What’s the Difference Between A US Work Visa and US Work Permit?
As a migrant, you need permission from the relevant authorities if you want to work in another country. For working in America, your options are a work visa or a work permit.
Some people use the terms interchangeably, but this shouldn’t be the case. So, what’s the difference between a work visa and a work permit? Read on to find out.
US Work Visa
A US work visa is temporary permission to enter the United States for the purposes of work. As with other visas, it’s valid for a stated length of time and only permits you to work in a certain job or sector.
To obtain a work visa, you’ll usually apply for a job from your home country and then go through the application process. Companies often petition for work visas if they can’t find American nationals to fill the role.
There are a variety of US work visas depending upon the nature of the work that individuals want to do in the US. Professionals, athletes, investors, traders and other labor workers all require different forms of work visas.
If someone with a work visa wants to remain in the country, their employer can sponsor them for an extension or change of class. For example, a visa worker might be able to apply for a green card depending on the type of work they do.
Generally, a work visa lasts for a maximum of a year, although it might be less depending on the type of work. It means an American company can pay you for your services. This is different to a business visa, as this specifies your foreign company must pay you while in the USA.
US Work Permit
In contrast, a Work Permit is a legal authority endorsed for an individual already present in the US who wants to work. It’s essentially permission shown to an employer in the United States to prove that the person is legally authorized by the U.S Citizenship and Immigration Service (USCIS) to work.
Foreigners living in the United States cannot work there until they get a work permit. It is a photo identity card stating that you’re a lawful permanent resident (LPR) who has permission from the US government to work in the country.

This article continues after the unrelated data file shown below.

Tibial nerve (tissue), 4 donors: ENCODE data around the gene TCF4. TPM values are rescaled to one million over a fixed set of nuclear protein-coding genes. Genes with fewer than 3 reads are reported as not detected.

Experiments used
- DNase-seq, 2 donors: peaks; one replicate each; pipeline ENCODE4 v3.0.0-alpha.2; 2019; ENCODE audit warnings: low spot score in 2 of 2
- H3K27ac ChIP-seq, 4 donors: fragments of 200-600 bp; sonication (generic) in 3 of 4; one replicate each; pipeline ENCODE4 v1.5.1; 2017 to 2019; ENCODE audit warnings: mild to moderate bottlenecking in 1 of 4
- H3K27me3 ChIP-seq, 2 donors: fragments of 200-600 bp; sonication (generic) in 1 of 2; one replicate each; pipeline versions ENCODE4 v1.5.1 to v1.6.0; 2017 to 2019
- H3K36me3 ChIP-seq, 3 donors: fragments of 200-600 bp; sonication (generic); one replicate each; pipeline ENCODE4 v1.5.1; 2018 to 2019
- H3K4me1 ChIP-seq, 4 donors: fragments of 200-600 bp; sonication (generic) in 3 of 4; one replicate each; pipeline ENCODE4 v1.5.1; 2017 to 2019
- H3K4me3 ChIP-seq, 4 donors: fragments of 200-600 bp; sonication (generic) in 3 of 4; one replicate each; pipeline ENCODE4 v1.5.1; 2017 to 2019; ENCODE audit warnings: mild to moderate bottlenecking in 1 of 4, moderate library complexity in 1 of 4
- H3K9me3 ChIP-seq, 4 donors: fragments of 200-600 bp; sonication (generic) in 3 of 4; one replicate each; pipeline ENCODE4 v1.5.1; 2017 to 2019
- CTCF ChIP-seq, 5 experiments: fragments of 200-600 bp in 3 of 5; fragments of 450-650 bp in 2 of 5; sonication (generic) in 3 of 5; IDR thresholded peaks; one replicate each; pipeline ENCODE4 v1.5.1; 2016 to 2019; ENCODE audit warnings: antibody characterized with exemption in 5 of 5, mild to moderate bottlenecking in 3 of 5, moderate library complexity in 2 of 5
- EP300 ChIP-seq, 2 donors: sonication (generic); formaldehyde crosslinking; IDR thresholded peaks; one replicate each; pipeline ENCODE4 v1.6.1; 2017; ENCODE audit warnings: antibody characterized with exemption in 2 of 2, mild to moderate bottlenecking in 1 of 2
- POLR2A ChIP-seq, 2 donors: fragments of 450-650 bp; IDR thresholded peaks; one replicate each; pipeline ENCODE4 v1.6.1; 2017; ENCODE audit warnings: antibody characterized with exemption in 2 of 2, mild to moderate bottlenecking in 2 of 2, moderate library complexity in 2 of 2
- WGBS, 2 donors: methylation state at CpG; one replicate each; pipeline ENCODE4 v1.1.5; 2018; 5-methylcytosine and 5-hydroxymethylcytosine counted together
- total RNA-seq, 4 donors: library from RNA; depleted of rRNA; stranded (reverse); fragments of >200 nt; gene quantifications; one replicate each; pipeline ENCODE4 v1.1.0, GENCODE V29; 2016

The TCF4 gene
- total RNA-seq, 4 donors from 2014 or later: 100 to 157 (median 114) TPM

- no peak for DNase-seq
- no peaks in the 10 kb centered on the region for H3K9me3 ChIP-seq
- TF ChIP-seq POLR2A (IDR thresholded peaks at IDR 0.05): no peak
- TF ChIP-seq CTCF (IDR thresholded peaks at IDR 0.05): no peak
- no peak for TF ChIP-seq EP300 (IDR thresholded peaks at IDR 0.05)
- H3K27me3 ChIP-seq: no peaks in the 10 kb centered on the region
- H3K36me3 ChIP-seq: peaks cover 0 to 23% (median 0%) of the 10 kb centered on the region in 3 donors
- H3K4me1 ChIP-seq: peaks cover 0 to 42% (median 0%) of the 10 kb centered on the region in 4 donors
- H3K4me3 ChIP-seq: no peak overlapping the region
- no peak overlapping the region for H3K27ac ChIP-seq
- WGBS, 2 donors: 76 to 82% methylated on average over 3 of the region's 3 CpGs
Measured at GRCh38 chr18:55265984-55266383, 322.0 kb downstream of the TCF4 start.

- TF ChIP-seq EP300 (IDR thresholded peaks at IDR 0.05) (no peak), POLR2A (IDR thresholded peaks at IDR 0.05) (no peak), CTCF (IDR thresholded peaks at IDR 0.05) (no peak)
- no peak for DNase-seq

Another name for a work permit is Employment Authorization Document (EAD). They’re the same thing, but this is its official name. You must apply for an EAD once you’re in the country as an LPR depending on your documentation.
For example, a green card holder doesn’t need a separate work permit. This is because a green card acts as employment authorization, so you just take this to your interview instead. Also, US citizens/naturalized immigrants don’t need an EAD because they have all the same rights as other US citizens.
A work permit lasts for a maximum of a year, but this again depends on the type of work or visa you hold. It also impacts how many times you can renew your work permit. Some situations allow you to renew it numerous times, while others mean you can only renew it once.
All the individuals who want to apply for Work Permit have to fill Form I-765 that is given by the USCIS. The authorities demand photos, documents and a fee so that they can carry on with the application process.
Foreigners sponsored by an American employer do not need to apply for a work permit. Besides this, tourists and visit visa holders are not eligible to apply for a work permit because of their reason for being in the country. The same is true for undocumented immigrants, of course.
The Difference Between a Work Visa and Work Permit
The most obvious difference between a work visa and a work permit is where you are when applying. You must obtain any visa before entering the country, whereas you apply for a work permit once you’re in the country.
Of course, you can renew both once you’re in America, although this depends on the type of work and permitted length of stay. It’s fairly unique to your circumstances, so you might want to speak to an attorney for more information.
The next difference is the type of work you can do. Your options are more limited with a work visa. It’s because you’re usually permitted entry into the US for a certain job, which you likely applied for while in your home country. This isn’t always the case, but is true for specialty work visas.
With a green card, however, you can legally work for any American company. There’s no specialist requirement, meaning you can take any work you want or are able to do.
Finally, another key difference is what happens when your permission expires. Granted, you can apply for an extension of either, but with a work permit, you must confirm that you’ll return to your home country once it expires.
This isn’t usually the case with a work permit. For example, if you’re an asylee wanting to work in the US, there’s no reason why you’d confirm you’d return to your home country when it expires. After all, you left there for a reason.
A work permit doesn’t grant you settlement rights, though. It works alongside other documentation you might have, as it specifically grants you the right to work.
Deciding between a work permit and a work visa largely depends on the type of work you do and your future plans.
The easiest way to enter the US with the right to work is a Green Card. Better yet, applying through the US Green Card Lottery program makes it easier still. You are always welcome to contact one of our immigration agents via our Green Card support ticket system for more information on this application process